The Pleasures of Kentucky Lake Summer Fishing
June 07, 2017
While there are a lot of great lakes in the Volunteer State, Kentucky Lake, near the state line, provides ample opportunities to bass anglers. By Scott Carver
Throughout the Volunteer State, school is out for the summer, which means baseball is in full swing and Tennessee anglers have opportunities to set hooks on Kentucky Lake.
Long days give anglers more time to fish, and schooling bass are very hungry after the rigors of spawning. Fish are in their summer patterns, and on Kentucky Lake in West Tennessee, summer fishing means ledges. Ledge fishing is a "when, where, why and how" fishing opportunity, and can be some of the most opportunistic and predictable fishing of the year.
Kentucky Lake is one of the largest manmade impoundments in the eastern United States. Stretching into both Tennessee and Kentucky, this huge body of water has been giving anglers plenty of elbowroom since its completion in August 1944.
Kentucky Lake was created primarily for flood control in the Tennessee Valley watershed, but this TVA impoundment has become a crown jewel for bass fishing. And while it receives large amounts of recreational boat traffic, because it covers more than 160,000 acres, the lake never seems really crowded for anglers. The lake can be intimidating, but also quite rewarding, particularly with largemouths.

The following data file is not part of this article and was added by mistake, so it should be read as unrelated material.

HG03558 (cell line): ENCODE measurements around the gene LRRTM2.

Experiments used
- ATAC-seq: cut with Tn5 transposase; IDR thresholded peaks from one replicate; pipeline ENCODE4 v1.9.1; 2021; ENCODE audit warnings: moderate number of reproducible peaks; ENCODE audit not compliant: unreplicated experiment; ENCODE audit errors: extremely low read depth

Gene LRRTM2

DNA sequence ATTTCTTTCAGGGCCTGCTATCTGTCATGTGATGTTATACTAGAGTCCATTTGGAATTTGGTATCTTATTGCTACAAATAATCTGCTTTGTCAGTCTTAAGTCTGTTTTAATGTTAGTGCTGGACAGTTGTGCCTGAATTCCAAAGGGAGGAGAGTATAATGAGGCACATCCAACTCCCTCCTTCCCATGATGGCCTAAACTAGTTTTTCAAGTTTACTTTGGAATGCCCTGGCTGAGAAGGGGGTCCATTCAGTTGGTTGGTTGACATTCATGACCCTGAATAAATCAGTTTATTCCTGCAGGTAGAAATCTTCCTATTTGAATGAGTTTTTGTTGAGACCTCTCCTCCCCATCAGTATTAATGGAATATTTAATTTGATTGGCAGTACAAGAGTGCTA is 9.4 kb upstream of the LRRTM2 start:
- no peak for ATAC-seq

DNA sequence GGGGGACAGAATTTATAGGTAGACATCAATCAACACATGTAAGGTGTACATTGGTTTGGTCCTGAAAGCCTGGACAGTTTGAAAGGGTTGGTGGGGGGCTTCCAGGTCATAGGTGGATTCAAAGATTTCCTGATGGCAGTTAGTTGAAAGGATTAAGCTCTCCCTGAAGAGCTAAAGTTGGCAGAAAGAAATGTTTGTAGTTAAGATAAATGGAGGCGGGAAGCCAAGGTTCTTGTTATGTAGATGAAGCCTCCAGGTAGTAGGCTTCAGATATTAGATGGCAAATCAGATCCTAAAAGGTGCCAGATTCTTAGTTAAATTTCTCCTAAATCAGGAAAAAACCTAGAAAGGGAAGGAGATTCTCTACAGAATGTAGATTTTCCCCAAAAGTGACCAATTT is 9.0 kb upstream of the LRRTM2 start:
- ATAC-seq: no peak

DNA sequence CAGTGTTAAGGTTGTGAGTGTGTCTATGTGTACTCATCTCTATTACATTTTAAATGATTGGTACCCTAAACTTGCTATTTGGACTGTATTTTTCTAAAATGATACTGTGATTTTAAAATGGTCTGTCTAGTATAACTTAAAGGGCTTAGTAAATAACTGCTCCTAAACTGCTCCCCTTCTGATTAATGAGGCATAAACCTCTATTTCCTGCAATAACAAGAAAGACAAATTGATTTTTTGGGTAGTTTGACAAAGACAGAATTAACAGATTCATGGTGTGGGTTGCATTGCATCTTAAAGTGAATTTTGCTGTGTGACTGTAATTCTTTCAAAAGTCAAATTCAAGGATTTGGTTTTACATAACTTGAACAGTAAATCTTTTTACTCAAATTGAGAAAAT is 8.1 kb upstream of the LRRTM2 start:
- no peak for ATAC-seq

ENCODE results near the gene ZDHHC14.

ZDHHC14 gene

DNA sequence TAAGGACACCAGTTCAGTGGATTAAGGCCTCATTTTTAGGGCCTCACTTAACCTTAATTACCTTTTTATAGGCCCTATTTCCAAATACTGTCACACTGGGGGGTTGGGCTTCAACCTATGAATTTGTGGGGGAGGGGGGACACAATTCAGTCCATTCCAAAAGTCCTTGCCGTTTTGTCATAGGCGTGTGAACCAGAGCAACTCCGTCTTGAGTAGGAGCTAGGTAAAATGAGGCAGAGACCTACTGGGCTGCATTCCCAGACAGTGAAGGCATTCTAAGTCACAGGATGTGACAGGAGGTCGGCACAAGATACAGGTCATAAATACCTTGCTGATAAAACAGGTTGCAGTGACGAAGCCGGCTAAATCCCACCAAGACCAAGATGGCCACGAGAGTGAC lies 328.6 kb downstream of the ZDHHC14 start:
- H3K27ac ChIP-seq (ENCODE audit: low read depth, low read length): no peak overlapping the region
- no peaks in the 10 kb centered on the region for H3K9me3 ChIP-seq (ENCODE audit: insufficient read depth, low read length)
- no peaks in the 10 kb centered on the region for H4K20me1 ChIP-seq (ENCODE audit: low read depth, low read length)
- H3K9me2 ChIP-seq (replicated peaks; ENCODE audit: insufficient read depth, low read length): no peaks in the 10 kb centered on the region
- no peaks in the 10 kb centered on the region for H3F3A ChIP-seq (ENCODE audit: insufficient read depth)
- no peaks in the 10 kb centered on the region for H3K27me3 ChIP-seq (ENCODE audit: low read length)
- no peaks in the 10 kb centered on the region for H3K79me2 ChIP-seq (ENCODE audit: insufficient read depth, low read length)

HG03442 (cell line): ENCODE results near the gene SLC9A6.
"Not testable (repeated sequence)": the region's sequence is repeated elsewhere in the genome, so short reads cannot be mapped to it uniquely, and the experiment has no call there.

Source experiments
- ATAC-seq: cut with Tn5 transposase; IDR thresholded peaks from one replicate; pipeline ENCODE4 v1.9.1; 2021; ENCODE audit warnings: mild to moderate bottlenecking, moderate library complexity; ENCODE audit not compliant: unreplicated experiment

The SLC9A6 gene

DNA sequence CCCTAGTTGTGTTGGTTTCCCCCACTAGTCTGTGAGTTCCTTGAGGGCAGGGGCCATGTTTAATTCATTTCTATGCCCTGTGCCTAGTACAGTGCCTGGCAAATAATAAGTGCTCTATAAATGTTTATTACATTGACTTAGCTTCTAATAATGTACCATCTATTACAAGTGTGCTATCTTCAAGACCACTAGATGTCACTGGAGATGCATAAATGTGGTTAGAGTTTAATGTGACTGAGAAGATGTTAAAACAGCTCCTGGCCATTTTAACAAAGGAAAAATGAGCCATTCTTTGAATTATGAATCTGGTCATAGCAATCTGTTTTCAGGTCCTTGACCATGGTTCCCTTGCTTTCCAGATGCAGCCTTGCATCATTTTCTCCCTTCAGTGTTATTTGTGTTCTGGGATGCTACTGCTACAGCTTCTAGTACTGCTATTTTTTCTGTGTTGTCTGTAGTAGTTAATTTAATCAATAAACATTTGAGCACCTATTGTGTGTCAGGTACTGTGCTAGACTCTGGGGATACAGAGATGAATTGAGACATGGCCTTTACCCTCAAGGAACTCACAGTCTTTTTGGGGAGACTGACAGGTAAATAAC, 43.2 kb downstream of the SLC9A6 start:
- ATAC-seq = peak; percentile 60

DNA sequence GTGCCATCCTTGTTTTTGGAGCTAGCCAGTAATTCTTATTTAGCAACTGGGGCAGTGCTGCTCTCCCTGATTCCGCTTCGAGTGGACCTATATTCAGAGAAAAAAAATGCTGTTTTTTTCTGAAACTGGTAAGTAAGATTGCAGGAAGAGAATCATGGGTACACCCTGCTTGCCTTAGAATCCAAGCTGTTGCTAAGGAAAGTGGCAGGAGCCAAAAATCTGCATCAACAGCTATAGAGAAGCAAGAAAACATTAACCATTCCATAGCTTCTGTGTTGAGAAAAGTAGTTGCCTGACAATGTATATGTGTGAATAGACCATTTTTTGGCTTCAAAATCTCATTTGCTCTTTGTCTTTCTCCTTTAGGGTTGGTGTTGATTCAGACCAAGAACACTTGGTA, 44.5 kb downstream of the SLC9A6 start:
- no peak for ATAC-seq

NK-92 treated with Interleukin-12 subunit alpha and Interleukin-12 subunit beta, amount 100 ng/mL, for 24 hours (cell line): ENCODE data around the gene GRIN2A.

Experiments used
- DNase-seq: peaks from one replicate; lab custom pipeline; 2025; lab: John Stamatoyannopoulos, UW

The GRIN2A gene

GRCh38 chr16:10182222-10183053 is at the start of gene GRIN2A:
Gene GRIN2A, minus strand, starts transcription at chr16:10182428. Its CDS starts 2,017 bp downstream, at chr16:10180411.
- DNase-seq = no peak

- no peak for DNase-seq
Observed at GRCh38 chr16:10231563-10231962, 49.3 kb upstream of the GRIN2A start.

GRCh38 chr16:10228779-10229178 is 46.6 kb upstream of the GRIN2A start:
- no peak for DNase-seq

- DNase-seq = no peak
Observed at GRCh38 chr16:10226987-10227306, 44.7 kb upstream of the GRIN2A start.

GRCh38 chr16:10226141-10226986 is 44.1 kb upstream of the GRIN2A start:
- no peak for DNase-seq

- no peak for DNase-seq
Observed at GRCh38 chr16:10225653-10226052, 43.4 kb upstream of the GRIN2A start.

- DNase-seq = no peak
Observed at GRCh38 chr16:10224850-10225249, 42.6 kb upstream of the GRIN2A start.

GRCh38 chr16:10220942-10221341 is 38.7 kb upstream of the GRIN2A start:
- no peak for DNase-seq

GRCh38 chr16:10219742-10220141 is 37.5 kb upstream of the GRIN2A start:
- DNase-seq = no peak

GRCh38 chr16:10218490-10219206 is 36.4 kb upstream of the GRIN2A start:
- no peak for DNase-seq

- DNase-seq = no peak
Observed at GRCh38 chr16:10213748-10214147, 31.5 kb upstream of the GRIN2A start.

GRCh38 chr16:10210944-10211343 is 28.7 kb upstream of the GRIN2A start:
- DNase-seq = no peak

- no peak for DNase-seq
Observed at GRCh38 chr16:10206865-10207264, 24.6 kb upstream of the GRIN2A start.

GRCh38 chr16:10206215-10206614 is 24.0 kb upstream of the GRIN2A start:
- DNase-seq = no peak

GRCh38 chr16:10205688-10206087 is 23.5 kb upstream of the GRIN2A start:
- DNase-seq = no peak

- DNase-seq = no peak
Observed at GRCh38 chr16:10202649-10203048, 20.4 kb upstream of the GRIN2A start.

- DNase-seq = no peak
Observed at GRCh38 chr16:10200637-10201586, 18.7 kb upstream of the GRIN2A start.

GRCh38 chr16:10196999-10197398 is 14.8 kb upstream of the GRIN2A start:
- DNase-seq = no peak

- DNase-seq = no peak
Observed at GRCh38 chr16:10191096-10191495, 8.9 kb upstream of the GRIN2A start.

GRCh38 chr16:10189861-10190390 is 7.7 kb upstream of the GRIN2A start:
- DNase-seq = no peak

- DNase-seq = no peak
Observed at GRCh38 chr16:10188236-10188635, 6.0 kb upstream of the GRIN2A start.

"Smallmouth bass catch rates are very low and very few anglers seek smallmouth bass on Kentucky Lake," said Tim Broadbent TWRA Region 1 fisheries biologist. "Recruitment is limited due to adult populations, but some areas, such as Panther Creek, Leatherwood Creek and Whiteoak Creek, are fair. The majority of smallmouth are collected in the Paris Landing area."
In 2015, only six percent of bass collected in the Paris Landing area were smallmouths; largemouths were collected at 81 fish per hour, while smallmouth came in at five fish per hour. With this in mind, it may be well advised to focus on largemouth, and save smallmouth for another lake.
Though some largemouth are still spawning around the full moon, Kentucky Lake pretty much becomes an offshore fishery once summer settles. The summertime, offshore, ledge fishing has become legendary on this huge impoundment, with anglers plying their craft in large expanses of open water. These areas hold huge schools of bass, as they take up residence on open water drop-offs to rest and feed after the spawn. These fish will, many times, remain in the same vicinity throughout the entire summer.